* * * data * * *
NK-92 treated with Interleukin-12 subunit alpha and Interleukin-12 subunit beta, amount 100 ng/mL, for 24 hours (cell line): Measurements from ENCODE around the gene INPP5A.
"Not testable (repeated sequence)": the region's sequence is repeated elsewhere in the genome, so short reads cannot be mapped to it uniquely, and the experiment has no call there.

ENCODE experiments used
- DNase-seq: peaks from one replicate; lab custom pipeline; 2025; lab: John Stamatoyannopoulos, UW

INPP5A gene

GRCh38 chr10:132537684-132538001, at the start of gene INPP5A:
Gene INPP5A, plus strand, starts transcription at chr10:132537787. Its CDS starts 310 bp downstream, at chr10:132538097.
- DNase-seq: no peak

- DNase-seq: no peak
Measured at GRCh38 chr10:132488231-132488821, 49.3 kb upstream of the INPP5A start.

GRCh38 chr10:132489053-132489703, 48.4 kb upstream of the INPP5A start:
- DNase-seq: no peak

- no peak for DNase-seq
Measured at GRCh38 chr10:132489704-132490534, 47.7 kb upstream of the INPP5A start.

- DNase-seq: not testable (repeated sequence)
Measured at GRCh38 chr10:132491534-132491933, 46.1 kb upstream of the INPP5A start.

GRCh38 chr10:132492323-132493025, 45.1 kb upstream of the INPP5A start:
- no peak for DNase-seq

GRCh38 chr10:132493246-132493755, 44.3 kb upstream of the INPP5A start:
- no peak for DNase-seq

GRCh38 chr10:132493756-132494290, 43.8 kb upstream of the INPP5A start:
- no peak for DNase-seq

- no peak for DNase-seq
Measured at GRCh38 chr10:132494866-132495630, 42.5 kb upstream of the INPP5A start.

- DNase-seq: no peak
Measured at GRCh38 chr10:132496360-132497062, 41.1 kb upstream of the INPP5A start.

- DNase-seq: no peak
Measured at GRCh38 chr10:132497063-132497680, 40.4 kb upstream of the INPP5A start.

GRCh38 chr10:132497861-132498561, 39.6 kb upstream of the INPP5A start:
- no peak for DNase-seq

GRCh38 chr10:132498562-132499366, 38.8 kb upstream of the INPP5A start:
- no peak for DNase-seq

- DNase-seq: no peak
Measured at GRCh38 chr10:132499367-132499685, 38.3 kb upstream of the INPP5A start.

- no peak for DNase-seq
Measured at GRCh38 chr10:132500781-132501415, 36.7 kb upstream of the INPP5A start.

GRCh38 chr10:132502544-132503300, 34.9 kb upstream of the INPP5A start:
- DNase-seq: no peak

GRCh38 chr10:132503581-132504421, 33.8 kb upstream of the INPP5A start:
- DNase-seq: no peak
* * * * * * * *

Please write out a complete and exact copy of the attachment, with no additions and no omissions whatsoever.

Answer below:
NK-92 treated with Interleukin-12 subunit alpha and Interleukin-12 subunit beta, amount 100 ng/mL, for 24 hours (cell line): Measurements from ENCODE around the gene INPP5A.
"Not testable (repeated sequence)": the region's sequence is repeated elsewhere in the genome, so short reads cannot be mapped to it uniquely, and the experiment has no call there.

ENCODE experiments used
- DNase-seq: peaks from one replicate; lab custom pipeline; 2025; lab: John Stamatoyannopoulos, UW

INPP5A gene

GRCh38 chr10:132537684-132538001, at the start of gene INPP5A:
Gene INPP5A, plus strand, starts transcription at chr10:132537787. Its CDS starts 310 bp downstream, at chr10:132538097.
- DNase-seq: no peak

- DNase-seq: no peak
Measured at GRCh38 chr10:132488231-132488821, 49.3 kb upstream of the INPP5A start.

GRCh38 chr10:132489053-132489703, 48.4 kb upstream of the INPP5A start:
- DNase-seq: no peak

- no peak for DNase-seq
Measured at GRCh38 chr10:132489704-132490534, 47.7 kb upstream of the INPP5A start.

- DNase-seq: not testable (repeated sequence)
Measured at GRCh38 chr10:132491534-132491933, 46.1 kb upstream of the INPP5A start.

GRCh38 chr10:132492323-132493025, 45.1 kb upstream of the INPP5A start:
- no peak for DNase-seq

GRCh38 chr10:132493246-132493755, 44.3 kb upstream of the INPP5A start:
- no peak for DNase-seq

GRCh38 chr10:132493756-132494290, 43.8 kb upstream of the INPP5A start:
- no peak for DNase-seq

- no peak for DNase-seq
Measured at GRCh38 chr10:132494866-132495630, 42.5 kb upstream of the INPP5A start.

- DNase-seq: no peak
Measured at GRCh38 chr10:132496360-132497062, 41.1 kb upstream of the INPP5A start.

- DNase-seq: no peak
Measured at GRCh38 chr10:132497063-132497680, 40.4 kb upstream of the INPP5A start.

GRCh38 chr10:132497861-132498561, 39.6 kb upstream of the INPP5A start:
- no peak for DNase-seq

GRCh38 chr10:132498562-132499366, 38.8 kb upstream of the INPP5A start:
- no peak for DNase-seq

- DNase-seq: no peak
Measured at GRCh38 chr10:132499367-132499685, 38.3 kb upstream of the INPP5A start.

- no peak for DNase-seq
Measured at GRCh38 chr10:132500781-132501415, 36.7 kb upstream of the INPP5A start.

GRCh38 chr10:132502544-132503300, 34.9 kb upstream of the INPP5A start:
- DNase-seq: no peak

GRCh38 chr10:132503581-132504421, 33.8 kb upstream of the INPP5A start:
- DNase-seq: no peak